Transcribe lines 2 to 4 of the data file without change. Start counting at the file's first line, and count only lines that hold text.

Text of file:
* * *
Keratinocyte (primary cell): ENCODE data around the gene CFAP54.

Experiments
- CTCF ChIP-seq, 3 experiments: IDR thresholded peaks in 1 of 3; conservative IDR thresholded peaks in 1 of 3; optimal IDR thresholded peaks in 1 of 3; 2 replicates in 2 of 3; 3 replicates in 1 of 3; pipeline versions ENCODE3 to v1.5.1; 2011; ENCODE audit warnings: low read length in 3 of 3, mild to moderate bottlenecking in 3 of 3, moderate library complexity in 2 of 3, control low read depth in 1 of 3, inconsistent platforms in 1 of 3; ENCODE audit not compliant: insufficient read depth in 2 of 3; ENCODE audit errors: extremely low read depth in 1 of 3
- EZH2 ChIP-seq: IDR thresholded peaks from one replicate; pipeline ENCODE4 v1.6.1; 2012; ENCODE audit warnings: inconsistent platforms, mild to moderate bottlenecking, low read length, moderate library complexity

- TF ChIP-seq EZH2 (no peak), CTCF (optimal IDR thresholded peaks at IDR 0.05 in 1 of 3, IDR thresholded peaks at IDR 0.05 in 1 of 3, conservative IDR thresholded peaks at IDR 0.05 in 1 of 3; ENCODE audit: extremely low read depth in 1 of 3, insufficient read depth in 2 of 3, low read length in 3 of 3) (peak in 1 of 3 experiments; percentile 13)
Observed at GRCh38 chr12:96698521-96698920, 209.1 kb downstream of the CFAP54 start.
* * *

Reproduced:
Experiments
- CTCF ChIP-seq, 3 experiments: IDR thresholded peaks in 1 of 3; conservative IDR thresholded peaks in 1 of 3; optimal IDR thresholded peaks in 1 of 3; 2 replicates in 2 of 3; 3 replicates in 1 of 3; pipeline versions ENCODE3 to v1.5.1; 2011; ENCODE audit warnings: low read length in 3 of 3, mild to moderate bottlenecking in 3 of 3, moderate library complexity in 2 of 3, control low read depth in 1 of 3, inconsistent platforms in 1 of 3; ENCODE audit not compliant: insufficient read depth in 2 of 3; ENCODE audit errors: extremely low read depth in 1 of 3
- EZH2 ChIP-seq: IDR thresholded peaks from one replicate; pipeline ENCODE4 v1.6.1; 2012; ENCODE audit warnings: inconsistent platforms, mild to moderate bottlenecking, low read length, moderate library complexity